The 1998 Master Settlement Agreement, the largest civil litigation settlement in U.S. history, dramatically changed tobacco control in the United States. The settlement, between the major tobacco companies (Philip Morris, RJ Reynolds, Brown & Williamson, and Lorillard) and 46 U.S. States, banned advertising that targets children, eliminated billboard advertising, and made available to the public millions of important tobacco documents. Read the text of the MSA here>

States at Risk of Financial Loss

The tobacco companies also agreed to pay yearly installments (totaling over $200 billion over the first 25 years) to 46 states, in order to settle lawsuits for tobacco-related public health costs. In exchange, states agreed to pass laws to stop corporations that were not part of the MSA from gaining an economic advantage over those that settled. Read more about the MSA here> and here>.

Issues arising from the MSA resurfaced in a recent arbitration. The arbitration case is about whether several states met their requirements under the MSA. In September 2013, a ruling found that six states – including Pennsylvania – did not “diligently enforce” that law. Therefore, the tobacco companies who participated in the settlement are entitled to an approximately $180 million reduction in this year’s payment to the state of Pennsylvania because the state failed to collect required payments in 2003 from the sales of products by competitors that did not join the settlement.

In early March 2014, the Pennsylvania state attorney general’s office asked a judge to throw out that ruling, arguing that it incorrectly calculated tobacco sales, which led to an overstated amount that the state needed to collect. The original arbitration ruling is incredibly detrimental to the state.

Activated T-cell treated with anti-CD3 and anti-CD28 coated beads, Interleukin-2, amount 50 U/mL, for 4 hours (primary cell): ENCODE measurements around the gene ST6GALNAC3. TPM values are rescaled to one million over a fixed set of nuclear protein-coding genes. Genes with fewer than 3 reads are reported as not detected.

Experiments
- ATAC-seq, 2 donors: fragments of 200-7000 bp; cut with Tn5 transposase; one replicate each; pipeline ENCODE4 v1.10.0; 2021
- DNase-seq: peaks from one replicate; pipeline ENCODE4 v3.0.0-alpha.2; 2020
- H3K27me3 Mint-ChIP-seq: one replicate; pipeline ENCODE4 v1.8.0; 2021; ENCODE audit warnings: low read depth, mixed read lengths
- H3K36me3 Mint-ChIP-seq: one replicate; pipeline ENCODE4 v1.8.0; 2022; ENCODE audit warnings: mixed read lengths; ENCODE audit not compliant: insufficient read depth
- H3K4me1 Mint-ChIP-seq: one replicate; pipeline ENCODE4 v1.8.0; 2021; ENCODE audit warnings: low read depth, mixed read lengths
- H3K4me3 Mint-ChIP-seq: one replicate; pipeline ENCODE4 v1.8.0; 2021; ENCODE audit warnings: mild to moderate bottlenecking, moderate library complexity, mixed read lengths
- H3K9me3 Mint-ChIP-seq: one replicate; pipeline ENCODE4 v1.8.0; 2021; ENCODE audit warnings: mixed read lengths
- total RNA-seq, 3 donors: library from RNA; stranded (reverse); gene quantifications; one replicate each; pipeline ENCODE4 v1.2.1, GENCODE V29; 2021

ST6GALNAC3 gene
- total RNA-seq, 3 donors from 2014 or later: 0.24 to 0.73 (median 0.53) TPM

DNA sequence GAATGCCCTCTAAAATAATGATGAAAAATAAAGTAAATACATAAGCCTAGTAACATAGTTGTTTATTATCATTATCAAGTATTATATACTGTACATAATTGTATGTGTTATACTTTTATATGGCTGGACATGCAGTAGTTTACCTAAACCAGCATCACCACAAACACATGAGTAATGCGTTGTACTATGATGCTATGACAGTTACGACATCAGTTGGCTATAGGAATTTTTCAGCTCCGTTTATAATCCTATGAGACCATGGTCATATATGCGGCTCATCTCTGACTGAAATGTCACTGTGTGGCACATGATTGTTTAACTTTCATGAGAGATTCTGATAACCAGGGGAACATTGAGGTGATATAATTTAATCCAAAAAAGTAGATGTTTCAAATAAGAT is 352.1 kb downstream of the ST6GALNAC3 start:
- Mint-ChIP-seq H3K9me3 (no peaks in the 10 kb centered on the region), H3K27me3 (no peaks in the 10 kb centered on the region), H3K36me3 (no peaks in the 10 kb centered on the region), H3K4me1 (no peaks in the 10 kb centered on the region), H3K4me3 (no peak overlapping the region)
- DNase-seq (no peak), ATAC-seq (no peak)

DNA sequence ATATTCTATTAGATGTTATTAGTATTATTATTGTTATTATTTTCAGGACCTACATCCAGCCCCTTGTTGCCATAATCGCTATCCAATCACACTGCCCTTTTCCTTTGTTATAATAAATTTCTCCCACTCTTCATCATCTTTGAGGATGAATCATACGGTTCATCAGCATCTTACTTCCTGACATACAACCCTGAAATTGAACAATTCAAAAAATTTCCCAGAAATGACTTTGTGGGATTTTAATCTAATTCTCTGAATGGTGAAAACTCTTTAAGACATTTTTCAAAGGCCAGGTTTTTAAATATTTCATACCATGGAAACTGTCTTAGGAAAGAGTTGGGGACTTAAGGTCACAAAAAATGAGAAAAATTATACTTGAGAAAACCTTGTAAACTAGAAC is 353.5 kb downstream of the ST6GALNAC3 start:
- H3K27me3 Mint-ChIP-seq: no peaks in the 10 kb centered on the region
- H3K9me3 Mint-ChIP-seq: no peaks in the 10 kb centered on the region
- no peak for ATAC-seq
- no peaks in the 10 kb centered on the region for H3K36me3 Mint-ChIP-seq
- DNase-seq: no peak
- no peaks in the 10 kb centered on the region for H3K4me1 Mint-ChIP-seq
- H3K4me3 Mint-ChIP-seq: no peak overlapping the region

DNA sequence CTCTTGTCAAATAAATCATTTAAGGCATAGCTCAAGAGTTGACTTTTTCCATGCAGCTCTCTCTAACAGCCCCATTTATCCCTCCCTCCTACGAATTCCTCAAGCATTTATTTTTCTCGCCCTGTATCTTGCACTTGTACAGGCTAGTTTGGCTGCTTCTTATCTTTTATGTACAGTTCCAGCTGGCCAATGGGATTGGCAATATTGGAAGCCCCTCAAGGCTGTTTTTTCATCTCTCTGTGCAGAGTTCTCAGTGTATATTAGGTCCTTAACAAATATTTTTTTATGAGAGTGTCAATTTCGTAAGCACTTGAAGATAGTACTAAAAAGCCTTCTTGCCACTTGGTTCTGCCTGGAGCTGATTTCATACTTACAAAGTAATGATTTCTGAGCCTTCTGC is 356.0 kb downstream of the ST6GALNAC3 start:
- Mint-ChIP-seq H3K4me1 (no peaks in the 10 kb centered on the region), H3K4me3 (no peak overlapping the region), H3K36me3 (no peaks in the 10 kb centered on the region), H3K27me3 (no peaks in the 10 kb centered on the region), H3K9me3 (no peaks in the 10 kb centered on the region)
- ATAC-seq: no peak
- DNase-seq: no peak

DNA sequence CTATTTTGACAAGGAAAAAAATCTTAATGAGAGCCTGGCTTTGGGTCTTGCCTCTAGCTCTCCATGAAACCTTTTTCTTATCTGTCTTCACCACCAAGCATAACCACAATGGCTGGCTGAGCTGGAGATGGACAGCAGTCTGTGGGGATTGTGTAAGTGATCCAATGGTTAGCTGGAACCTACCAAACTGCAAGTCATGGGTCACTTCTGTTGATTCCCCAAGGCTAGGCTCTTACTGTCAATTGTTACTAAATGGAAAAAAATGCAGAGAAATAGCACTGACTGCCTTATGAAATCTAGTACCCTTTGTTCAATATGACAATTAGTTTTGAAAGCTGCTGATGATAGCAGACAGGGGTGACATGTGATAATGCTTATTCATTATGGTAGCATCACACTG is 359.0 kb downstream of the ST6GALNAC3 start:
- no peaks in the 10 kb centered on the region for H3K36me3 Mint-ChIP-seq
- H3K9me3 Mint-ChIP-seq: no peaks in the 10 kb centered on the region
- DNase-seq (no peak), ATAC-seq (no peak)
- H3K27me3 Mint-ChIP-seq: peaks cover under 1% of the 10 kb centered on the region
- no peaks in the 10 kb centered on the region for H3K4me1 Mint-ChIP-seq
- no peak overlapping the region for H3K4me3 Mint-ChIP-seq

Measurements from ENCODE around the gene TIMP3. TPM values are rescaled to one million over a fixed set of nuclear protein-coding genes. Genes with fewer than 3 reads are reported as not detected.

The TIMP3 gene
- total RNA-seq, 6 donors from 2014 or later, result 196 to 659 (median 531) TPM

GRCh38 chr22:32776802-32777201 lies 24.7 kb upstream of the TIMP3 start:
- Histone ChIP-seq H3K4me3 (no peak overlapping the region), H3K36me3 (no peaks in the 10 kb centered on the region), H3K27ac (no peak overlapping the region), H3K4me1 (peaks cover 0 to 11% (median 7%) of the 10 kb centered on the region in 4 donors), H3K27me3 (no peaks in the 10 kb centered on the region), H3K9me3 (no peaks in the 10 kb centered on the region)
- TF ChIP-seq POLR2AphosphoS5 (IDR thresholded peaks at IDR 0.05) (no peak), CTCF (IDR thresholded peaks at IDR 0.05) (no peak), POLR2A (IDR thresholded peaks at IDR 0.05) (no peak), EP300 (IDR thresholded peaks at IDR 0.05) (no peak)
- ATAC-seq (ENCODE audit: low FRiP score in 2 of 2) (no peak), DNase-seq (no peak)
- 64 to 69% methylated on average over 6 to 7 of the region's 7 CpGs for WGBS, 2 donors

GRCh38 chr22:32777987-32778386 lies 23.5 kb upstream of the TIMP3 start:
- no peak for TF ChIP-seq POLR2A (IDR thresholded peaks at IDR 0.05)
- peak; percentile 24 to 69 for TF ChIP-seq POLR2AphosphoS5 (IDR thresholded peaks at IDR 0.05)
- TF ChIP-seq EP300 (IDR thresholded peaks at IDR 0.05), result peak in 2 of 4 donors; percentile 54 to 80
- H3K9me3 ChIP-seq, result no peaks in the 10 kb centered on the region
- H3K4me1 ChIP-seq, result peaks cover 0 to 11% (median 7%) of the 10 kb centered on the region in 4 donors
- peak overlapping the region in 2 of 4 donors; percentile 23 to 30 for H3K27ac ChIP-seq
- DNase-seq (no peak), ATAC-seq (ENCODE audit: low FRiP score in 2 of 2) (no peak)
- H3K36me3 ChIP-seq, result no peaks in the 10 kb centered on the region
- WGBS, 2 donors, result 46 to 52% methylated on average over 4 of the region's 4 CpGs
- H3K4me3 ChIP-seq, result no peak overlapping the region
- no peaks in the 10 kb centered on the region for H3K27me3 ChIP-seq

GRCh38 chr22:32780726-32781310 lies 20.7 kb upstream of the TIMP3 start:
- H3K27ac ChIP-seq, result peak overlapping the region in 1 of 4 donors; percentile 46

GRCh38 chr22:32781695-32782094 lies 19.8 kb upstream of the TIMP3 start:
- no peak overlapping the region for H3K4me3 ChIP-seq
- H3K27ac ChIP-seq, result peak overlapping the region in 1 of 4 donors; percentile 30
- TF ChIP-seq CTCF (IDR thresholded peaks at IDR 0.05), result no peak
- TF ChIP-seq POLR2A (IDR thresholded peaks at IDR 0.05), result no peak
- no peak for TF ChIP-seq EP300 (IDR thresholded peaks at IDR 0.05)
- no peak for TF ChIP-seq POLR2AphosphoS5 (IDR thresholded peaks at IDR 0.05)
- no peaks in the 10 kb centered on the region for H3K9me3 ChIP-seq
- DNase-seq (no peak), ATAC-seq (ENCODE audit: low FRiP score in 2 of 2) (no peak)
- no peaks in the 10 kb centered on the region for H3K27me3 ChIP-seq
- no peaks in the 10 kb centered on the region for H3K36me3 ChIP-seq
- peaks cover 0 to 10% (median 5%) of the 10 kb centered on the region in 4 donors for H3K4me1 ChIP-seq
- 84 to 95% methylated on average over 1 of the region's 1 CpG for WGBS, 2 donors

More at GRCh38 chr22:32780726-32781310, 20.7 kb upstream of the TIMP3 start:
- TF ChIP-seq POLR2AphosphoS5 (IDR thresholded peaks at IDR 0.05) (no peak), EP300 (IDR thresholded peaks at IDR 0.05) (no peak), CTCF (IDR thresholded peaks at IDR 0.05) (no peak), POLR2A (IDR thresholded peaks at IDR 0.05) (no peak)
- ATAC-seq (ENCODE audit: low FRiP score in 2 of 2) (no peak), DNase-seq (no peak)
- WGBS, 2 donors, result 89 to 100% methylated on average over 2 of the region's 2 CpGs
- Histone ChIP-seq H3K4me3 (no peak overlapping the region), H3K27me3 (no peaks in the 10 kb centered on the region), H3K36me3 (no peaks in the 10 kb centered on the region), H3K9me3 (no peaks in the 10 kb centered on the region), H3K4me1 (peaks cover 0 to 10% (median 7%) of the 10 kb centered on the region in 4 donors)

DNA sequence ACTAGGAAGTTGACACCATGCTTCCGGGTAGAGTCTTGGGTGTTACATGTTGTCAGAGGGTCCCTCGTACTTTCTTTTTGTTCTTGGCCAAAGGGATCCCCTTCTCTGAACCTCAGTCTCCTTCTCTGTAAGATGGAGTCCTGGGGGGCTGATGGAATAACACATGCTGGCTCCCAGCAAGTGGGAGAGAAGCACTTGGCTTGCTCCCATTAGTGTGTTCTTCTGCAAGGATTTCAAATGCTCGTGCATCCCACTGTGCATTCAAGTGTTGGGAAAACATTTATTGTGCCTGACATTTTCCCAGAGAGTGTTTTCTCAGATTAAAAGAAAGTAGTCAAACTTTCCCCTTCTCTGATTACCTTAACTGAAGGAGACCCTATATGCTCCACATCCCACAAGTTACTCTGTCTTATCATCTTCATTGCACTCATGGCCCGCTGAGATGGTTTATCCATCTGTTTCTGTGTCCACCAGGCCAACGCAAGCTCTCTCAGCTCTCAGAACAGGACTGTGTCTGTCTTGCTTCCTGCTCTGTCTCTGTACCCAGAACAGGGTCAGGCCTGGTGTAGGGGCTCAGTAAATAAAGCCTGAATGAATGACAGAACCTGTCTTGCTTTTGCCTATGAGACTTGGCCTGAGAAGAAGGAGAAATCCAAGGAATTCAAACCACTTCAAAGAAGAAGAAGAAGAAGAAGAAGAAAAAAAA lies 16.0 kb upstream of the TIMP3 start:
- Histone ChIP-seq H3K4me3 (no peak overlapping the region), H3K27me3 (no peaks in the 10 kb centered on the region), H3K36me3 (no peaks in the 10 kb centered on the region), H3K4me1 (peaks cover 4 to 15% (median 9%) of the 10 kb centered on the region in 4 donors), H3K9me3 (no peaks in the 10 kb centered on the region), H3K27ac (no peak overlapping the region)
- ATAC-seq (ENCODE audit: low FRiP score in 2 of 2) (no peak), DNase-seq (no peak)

Currently, Pennsylvania receives roughly $320 million annually from the MSA fund. A loss of $180 million of that payment will jeopardize Pennsylvania’s tobacco prevention and cessation program.

However, the ruling could have ramifications far beyond the loss of the 2014 payment. The arbitration only deals with 2003; if tobacco companies seek payments from previous years, it could cost Pennsylvania billions of dollars overall. There are several other states named in the arbitration ruling as well: Indiana, Kentucky, Missouri, New Mexico, and Maryland.

These six states could see payments from the tobacco settlement decline by a total $500 million. Read more here>.

If the arbitration ruling is upheld, the loss of funding will have an extremely negative impact on tobacco prevention, cessation, research and other programs in these states.

The Pennsylvania Common Court Pleas has not yet issued a ruling in this case. Check back for updates on this case.